While social distancing, most widely applied containment measure all over the world, protects those more likely to be physically affected by the virus, and while it is completely essential and inarguable that we practice it, there is another high risk group, not mentioned often enough these days, one that is even more difficult to test, one that is near impossible to collect accurate data of on any given day, let alone during this weird period of general confusion, and one that actually takes the greatest hit from everyone doing the right thing.

These gloomy and uncertain times, these unpleasant please-do-your-shopping-quickly-and-stay-away-from-other-people circumstances can feel suffocating, painful, feverish or even fatal to people living with depression or anxiety, victims of domestic abuse, trapped 24/7 with the aggressor or dealing with the trauma bond fallout post separation in terrible conditions, or even “just” your regular sad folk without a social net to fall into such as family or close circle of friends.

Now, this issue gets worse if you weigh in a lack of financial security on existential level.​

Now, this issue multiplies if you take into account that some of these crippling conditions can also apply to a person who is already in the health-endangered group, and therefore finds themselves in a situation where loneliness and being cut off from the world is actually a much scarier killer than a virus on the lungs.

Personally I have found myself in a situation, where abrupt isolation, being away from my family in a foreign country without much idea of what happens next, and only rarely seeing a limited number of friends, makes it extremely challenging to deal with all my (over the years collected and neglected) personal struggles and issues, and if there is one that can take the prize home tonight, it is that I feel so very deeply lonely some days, it wakes me up in the middle of the night.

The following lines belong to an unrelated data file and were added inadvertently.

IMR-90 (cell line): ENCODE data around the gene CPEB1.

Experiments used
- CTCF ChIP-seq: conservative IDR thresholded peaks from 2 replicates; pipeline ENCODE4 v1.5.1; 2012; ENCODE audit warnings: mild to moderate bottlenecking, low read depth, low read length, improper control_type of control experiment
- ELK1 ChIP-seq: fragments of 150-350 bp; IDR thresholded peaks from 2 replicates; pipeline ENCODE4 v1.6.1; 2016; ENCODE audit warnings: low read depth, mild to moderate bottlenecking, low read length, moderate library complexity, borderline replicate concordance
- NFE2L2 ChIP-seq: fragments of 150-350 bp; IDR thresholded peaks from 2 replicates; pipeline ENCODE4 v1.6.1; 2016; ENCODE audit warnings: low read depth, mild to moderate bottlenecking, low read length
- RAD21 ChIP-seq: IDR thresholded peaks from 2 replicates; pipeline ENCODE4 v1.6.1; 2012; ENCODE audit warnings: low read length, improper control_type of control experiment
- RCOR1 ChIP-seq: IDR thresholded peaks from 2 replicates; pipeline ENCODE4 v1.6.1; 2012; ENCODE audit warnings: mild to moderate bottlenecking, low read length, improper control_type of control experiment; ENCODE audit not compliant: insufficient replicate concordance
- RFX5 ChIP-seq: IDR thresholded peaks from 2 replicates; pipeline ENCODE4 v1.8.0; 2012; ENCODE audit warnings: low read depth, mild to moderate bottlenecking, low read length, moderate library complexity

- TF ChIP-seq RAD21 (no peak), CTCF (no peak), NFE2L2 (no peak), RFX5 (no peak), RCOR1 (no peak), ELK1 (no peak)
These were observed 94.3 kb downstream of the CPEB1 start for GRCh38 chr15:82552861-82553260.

I am not fishing for pity or support here, as I rationally know that my situation is not as grim as it subjectively feels, but then, it makes me think: If I feel this way, if I feel like that family size package of canned loneliness on that top shelf wiggles a little too dangerously, what about those who's cards have been dealt much worse?

Allow me for a little copy and paste action from Wikipedia (good ol' study times, where have you gone):

Loneliness is a complex and unpleasant emotional response to isolation. Loneliness typically includes anxious feelings about a lack of connection or communication with other beings, both in the present and extending into the future. As such, loneliness can be felt even when surrounded by other people and one who feels lonely, is lonely. The causes of loneliness are varied and include social, mental, emotional, and physical factors.

Research has shown that loneliness is prevalent throughout society, including people in relationships, families, and those with successful careers. Loneliness has also been described as social pain—a psychological mechanism meant to motivate an individual to seek social connections.

Loneliness is often defined in terms of one's connectedness to others, or more specifically as "the unpleasant experience that occurs when a person's network of social relations is deficient in some important way".